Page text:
How Facebook Makes Money: New Platform an Advertiser’s Dream

How Facebook Makes Money

Facebook’s Rocky Start (Before Its Revenue Platform Made Headway)

Starting with just 20 or so initial profiles scattered around Harvard in 2004, Facebook, Inc. (NASDAQ/FB) has since morphed into the world’s most important marketing platform, now with 1.3 billion active users.

Every day, disciples of Facebook log into their profiles and browse, comment, like, post, and share. Those daily interactions are a marketer’s dream. Find out what’s trending and popular, and target your advertising to a captive audience. It seemed simple enough.

And that was why investors clamored to get their hands on the company’s stock when it held its initial public offering (IPO) back in May 2012. Advertising dollars would pour in and early investors would reap the rewards.

Sadly, it didn’t start out that way. The fiasco started with Facebook shares losing half their value in less than six months. When it held its IPO, Facebook had a trailing 12-month price-to-earnings (P/E) ratio of 107. To put that into context, investors tend to be attracted to proven companies with a trailing P/E of 12 and they sell at 15 to 20 to even 30 times its earnings.

Had Facebook opened trading at a more reasonable price, investors might not have seen their portfolios get decimated. But that’s the stock market. It does behoove investors to do a little research. Hype only supports a stock for as long as it deserves it.

Advertising Creates Facebook Renaissance

Since bottoming in late 2012, Facebook’s share price has experienced a justifiable renaissance. The stock really started to trend higher in July 2013, when its revenue platform started to make solid headway.

The company announced it surpassed one million active advertisers on Facebook. This helped the company’s second-quarter revenue increase 53% year-over-year to $1.81 billion. More specifically, advertising revenue, which represented 88% of the company’s total revenue, was up 61% at $1.60 billion.(1)

Since then, strong advertising revenue growth has seen Facebook’s share price climb more than 185% to around $76.00 per share. In 2012, Facebook announced that revenue from advertising, which represented 84% of total revenue, was up 36% year-over-year at $4.27 billion.(2)

In 2013, revenue jumped 55% year-over-year to $7.87 billion. Advertising revenue was up 63% at $6.98 billion. Full-year net income came in at $1.50 billion.(3) And in 2014, Facebook announced that full-year revenue totaled $12.47 billion, a year-over-year increase of 58%; advertising revenue was $11.5 billion, a 65% increase from the previous year; and full-year net income was up 96% year-over-year at $2.94 billion.(4)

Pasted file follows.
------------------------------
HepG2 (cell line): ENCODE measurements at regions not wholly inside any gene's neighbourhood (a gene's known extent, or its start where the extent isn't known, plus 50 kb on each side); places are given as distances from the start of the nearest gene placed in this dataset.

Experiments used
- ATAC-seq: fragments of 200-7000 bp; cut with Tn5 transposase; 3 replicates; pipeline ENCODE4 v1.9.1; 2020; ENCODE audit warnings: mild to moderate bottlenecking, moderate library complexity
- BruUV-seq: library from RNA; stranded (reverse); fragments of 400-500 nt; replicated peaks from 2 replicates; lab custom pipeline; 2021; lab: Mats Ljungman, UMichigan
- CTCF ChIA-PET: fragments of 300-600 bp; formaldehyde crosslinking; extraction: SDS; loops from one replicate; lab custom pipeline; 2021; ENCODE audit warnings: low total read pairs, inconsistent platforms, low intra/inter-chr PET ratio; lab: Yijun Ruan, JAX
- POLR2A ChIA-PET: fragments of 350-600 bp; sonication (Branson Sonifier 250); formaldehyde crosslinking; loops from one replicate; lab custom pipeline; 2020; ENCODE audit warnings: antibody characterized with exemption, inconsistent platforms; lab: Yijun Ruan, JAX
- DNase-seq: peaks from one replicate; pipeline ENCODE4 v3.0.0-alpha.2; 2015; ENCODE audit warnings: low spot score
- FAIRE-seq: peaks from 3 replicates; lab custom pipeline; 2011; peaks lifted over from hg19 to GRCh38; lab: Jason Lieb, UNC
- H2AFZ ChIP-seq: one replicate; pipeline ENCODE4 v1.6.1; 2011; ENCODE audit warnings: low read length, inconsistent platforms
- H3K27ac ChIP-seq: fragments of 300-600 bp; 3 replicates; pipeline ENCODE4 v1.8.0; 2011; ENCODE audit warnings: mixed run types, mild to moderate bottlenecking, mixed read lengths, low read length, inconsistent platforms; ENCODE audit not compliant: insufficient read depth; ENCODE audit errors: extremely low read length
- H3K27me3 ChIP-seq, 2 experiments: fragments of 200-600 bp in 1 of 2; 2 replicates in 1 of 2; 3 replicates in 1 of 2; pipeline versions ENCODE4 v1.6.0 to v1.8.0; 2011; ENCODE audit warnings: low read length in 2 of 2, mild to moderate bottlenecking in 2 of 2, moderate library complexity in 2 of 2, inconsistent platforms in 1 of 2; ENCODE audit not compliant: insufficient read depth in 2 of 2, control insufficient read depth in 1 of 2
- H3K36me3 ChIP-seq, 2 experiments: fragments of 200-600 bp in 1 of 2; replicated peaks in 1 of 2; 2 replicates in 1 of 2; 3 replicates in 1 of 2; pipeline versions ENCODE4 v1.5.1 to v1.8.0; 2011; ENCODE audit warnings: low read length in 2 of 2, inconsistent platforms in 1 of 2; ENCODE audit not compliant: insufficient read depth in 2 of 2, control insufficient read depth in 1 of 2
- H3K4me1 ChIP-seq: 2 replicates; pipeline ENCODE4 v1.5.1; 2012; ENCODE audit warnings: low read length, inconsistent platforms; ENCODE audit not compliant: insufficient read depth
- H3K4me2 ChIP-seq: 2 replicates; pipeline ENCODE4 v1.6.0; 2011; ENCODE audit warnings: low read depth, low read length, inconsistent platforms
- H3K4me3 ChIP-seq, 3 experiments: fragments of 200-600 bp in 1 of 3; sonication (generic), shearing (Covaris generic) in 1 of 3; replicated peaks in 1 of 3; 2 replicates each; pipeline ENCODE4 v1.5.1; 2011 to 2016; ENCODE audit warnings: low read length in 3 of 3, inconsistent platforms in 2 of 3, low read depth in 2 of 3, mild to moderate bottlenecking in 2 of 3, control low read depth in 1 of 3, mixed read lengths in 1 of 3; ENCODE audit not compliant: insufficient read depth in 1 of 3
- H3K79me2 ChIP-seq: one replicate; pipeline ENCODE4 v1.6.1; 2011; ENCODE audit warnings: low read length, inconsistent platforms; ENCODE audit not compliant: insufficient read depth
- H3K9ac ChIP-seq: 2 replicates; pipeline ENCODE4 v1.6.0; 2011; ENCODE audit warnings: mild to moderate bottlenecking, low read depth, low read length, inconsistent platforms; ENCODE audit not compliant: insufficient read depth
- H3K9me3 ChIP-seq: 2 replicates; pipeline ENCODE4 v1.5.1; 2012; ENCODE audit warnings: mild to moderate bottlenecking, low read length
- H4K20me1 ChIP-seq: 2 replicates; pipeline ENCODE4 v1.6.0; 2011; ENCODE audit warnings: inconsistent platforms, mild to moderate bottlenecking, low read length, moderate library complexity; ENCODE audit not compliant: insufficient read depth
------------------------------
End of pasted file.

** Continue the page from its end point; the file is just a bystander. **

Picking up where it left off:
Atlas: Facebook’s Relaunched Platform a Game Changer

Since 2012, Facebook’s advertising revenue has increased 170%. Going forward, Facebook has made strategic steps to make its captive audience even more valuable to advertisers.

On September 29, 2014, Facebook relaunched its new and improved Atlas platform, and it has far-reaching implications for targeted advertising. The new platform gives advertisers the ability to track ads across the entire Internet, not just Facebook sites.(5)

It also does a whole lot more, especially when it comes to mobile devices. Cookies, used to keep track of your movements within a site, don’t work on mobile devices, which is how the majority of us now access the Internet. As a result, the targeted information that brands gleam from cookies has become less reliable. Atlas, in essence, provides advertisers with a window on the previously invisible on-the-go mobile users.

Make no mistake; Facebook isn’t the altruistic behemoth you might think it is. The company gets the majority of its ad revenue from mobile users. In the fourth quarter of 2014, mobile advertising revenue accounted for 69% of all ad revenue. That was up from 53% in the fourth quarter of 2013, and 23% in the fourth quarter of 2012.

No matter where you go online or how you get there, Facebook is passing the information onto advertisers. Users might find the idea a little creepy, but advertisers and long-term investors, not so much.